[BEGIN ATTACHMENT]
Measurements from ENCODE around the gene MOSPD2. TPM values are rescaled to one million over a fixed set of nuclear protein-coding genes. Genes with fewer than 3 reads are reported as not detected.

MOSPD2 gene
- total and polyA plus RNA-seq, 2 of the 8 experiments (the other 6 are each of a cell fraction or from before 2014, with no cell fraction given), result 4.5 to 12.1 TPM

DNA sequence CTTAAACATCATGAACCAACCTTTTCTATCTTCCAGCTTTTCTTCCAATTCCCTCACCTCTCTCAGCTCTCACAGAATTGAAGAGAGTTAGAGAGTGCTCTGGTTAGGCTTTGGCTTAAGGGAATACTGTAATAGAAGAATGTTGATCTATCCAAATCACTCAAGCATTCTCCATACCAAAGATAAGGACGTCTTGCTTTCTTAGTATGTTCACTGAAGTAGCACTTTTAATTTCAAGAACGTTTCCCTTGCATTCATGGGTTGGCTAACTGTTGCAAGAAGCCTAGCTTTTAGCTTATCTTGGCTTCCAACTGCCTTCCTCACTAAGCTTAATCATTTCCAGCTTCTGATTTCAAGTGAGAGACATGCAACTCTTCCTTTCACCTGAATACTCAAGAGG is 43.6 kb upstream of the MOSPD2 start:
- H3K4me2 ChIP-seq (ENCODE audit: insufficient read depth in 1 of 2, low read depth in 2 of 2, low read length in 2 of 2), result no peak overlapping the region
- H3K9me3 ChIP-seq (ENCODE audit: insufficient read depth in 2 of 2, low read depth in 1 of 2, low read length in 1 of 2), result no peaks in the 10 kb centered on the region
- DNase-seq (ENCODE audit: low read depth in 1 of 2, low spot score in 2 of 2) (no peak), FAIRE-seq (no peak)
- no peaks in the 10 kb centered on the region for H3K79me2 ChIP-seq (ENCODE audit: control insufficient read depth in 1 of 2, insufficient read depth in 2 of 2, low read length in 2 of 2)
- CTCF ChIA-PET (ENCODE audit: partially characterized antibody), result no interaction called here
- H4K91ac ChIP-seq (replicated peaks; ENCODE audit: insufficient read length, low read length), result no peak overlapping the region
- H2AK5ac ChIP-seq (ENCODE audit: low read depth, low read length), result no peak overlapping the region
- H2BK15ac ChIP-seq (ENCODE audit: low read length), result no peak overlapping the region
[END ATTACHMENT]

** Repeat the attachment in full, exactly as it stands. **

Measurements from ENCODE around the gene MOSPD2. TPM values are rescaled to one million over a fixed set of nuclear protein-coding genes. Genes with fewer than 3 reads are reported as not detected.

MOSPD2 gene
- total and polyA plus RNA-seq, 2 of the 8 experiments (the other 6 are each of a cell fraction or from before 2014, with no cell fraction given), result 4.5 to 12.1 TPM

DNA sequence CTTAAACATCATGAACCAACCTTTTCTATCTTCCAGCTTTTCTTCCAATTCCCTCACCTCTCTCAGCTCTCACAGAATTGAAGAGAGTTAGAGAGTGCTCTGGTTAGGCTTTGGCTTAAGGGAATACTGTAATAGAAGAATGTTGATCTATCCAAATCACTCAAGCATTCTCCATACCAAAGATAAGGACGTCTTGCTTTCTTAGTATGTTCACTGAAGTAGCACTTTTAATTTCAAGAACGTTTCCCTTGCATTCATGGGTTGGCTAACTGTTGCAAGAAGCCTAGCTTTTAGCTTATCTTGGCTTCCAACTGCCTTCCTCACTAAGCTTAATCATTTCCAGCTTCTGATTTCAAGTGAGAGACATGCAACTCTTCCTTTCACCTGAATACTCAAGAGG is 43.6 kb upstream of the MOSPD2 start:
- H3K4me2 ChIP-seq (ENCODE audit: insufficient read depth in 1 of 2, low read depth in 2 of 2, low read length in 2 of 2), result no peak overlapping the region
- H3K9me3 ChIP-seq (ENCODE audit: insufficient read depth in 2 of 2, low read depth in 1 of 2, low read length in 1 of 2), result no peaks in the 10 kb centered on the region
- DNase-seq (ENCODE audit: low read depth in 1 of 2, low spot score in 2 of 2) (no peak), FAIRE-seq (no peak)
- no peaks in the 10 kb centered on the region for H3K79me2 ChIP-seq (ENCODE audit: control insufficient read depth in 1 of 2, insufficient read depth in 2 of 2, low read length in 2 of 2)
- CTCF ChIA-PET (ENCODE audit: partially characterized antibody), result no interaction called here
- H4K91ac ChIP-seq (replicated peaks; ENCODE audit: insufficient read length, low read length), result no peak overlapping the region
- H2AK5ac ChIP-seq (ENCODE audit: low read depth, low read length), result no peak overlapping the region
- H2BK15ac ChIP-seq (ENCODE audit: low read length), result no peak overlapping the region